CLIENT ALERT: Institutional Shareholder Services Releases Voting Policy Updates for 2018
On November 16, 2017, Institutional Shareholder Services (“ISS”) released updates for its Global Benchmark Proxy Voting Guidelines that will take effect for shareholders meetings held on or after February 1, 2018. These updates take into account the results of ISS’ Global Policy Survey, which we covered in our previous client alert released on September 26, 2017, as well as its examination of relevant research, studies and commentary and various policy roundtables and group discussions held by ISS. This client alert focuses on ISS’ main updates to its policies for the United States relating to its recommendations on director elections and shareholder proposals.
ISS adopted a new policy with regards to non-employee director (“NED”) compensation as this topic has drawn the “corporate governance spotlight” in recent years. ISS will give adverse vote recommendations for board or committee members who are responsible for setting or approving NED compensation when ISS identifies a recurring pattern of excessive NED pay. The new policy will not affect vote recommendations in 2018 and would only be triggered after a pattern of excessive NED pay has been identified over two or more consecutive years.
In addition, ISS updated its policy with regards to boards that have adopted or renewed a poison pill that was not previously approved by the shareholders. Going forward, ISS will recommend against all board nominees each year as long as the company maintains a long-term poison pill (duration of more than 1 year) that has not been approved by shareholders. ISS will no longer consider a board’s undertaking to put a long-term pill to a vote of shareholders the following year as a “mitigating factor” when assessing the pill. Previously grandfathered boards of companies with 10-year pills from 2009 will no longer be exempt from negative vote recommendations from ISS. ISS will continue to evaluate adoptions of short-term pills (duration of 1 year or less) on a case-by-case basis, however, ISS will pay closer attention to the “rationale for their adoption” than on the company’s track record and corporate governance. Consistent with ISS’ current policy, renewals or extensions of existing pills will not be assessed on a case-by-case basis.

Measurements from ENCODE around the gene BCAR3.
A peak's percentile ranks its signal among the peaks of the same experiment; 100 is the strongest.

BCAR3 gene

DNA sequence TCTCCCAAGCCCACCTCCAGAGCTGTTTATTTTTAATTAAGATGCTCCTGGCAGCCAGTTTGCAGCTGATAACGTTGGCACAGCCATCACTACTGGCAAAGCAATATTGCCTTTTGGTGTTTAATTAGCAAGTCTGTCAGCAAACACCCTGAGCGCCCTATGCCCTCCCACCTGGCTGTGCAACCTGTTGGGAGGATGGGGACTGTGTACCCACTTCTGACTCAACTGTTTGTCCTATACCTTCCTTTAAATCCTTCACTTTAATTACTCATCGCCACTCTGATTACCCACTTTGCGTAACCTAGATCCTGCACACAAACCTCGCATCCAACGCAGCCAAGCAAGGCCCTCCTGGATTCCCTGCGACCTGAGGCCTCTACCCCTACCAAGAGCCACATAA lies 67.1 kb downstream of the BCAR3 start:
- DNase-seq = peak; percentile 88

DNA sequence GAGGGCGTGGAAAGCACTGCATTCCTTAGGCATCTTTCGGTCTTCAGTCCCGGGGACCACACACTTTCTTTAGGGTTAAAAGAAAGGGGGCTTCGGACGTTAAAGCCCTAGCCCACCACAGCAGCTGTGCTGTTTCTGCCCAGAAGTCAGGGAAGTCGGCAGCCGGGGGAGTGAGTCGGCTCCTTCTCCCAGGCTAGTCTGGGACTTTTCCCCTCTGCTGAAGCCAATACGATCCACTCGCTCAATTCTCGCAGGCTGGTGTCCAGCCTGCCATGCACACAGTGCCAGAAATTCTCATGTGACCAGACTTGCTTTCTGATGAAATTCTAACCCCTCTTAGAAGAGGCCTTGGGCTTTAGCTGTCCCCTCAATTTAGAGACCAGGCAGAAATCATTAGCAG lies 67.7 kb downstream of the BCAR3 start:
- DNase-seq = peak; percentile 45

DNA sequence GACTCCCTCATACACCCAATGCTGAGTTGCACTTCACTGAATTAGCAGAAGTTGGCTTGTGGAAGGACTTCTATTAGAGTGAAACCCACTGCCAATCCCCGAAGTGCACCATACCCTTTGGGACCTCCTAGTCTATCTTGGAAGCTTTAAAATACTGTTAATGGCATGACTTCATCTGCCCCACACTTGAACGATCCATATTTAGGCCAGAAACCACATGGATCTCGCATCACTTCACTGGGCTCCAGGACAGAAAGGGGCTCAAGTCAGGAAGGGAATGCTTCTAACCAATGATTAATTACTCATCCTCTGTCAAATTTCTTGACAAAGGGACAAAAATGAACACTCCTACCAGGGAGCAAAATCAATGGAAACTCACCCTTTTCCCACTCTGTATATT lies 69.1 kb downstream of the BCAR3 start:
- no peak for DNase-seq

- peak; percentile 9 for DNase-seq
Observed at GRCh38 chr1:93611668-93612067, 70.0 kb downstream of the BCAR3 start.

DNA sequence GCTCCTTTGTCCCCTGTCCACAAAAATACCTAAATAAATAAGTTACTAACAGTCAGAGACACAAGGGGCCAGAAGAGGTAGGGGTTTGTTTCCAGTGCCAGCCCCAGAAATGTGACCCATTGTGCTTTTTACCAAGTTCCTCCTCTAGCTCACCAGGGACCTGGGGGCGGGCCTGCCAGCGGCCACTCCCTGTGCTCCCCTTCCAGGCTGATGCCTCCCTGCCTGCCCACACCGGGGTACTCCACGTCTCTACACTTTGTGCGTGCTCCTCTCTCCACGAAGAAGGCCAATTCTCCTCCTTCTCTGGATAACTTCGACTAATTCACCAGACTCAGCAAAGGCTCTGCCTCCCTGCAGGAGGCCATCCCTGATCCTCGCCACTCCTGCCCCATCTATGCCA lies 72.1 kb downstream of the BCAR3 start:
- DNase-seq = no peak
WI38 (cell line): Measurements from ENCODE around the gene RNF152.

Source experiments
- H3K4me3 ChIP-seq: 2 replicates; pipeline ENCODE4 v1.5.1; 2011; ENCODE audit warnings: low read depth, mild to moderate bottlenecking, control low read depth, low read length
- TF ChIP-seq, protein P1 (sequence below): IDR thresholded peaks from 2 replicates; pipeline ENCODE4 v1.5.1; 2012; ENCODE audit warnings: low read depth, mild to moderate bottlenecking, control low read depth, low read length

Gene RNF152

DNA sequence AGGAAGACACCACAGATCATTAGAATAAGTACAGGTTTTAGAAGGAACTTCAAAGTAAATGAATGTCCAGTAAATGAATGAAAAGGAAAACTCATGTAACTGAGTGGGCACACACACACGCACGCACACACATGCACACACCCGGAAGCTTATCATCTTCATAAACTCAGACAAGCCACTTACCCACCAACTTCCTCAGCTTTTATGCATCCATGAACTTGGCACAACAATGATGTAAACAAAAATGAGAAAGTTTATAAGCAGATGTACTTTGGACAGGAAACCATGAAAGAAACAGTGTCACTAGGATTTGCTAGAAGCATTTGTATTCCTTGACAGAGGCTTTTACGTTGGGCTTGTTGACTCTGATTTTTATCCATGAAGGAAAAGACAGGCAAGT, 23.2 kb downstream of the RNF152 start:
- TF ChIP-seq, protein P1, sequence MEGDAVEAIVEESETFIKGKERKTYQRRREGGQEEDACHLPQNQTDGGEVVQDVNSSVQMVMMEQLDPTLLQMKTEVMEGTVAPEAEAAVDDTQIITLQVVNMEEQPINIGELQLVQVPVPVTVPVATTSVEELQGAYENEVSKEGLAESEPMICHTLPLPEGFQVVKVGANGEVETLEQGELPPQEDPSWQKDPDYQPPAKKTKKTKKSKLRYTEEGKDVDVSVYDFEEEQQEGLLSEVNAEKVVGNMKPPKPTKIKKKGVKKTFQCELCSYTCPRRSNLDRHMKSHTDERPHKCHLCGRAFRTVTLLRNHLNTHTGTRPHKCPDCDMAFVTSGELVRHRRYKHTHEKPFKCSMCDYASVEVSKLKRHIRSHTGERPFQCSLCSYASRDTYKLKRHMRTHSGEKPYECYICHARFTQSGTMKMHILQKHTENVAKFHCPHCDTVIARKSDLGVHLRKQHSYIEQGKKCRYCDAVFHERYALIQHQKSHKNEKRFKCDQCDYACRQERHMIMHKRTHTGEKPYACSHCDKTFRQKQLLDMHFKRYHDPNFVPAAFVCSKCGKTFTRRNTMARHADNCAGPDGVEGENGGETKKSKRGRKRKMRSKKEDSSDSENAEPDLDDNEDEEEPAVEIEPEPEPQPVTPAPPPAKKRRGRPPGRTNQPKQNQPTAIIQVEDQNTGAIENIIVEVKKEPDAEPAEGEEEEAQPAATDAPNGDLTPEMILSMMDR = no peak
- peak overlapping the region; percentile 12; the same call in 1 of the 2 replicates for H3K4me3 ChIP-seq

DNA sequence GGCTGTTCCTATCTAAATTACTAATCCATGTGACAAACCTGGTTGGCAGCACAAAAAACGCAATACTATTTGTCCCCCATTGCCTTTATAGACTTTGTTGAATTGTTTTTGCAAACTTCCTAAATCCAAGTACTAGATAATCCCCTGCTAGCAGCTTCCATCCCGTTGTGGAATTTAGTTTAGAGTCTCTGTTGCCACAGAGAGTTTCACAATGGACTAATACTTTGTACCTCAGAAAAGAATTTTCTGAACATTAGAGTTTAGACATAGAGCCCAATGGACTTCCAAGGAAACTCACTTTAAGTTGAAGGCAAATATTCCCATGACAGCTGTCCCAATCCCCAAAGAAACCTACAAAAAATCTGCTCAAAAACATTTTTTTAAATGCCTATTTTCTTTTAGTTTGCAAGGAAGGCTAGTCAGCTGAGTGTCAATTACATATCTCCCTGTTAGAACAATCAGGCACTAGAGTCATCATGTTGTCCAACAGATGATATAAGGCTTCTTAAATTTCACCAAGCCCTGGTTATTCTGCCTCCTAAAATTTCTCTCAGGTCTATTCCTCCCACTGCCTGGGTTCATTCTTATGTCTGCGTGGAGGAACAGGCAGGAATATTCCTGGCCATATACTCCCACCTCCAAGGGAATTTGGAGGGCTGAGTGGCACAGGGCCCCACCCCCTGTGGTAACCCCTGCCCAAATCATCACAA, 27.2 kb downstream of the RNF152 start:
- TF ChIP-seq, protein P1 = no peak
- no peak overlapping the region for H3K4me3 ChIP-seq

ISS adopted a new policy with regards to shareholder proposals related to gender pay gaps. Shareholder proposals that request reports on a company’s pay data by gender or on a company’s policies and goals for reducing existing gender pay gaps will be evaluated on a case-by-case basis. In its assessment of these specific proposals, ISS will consider the following factors when providing its recommendation:
- The company’s current policies and disclosures related to its diversity and inclusion policies and practices;
- The company’s compensation philosophy and use of fair and equitable compensation practices;
- Whether the company has been the subject of recent controversies, litigation or regulatory actions related to gender pay gap issues; and
- Whether the company’s reporting regarding gender pay gap policies or initiatives lags its peers.
Please contact the Olshan attorney with whom you regularly work or one of the attorneys listed below if you would like to discuss further or have questions.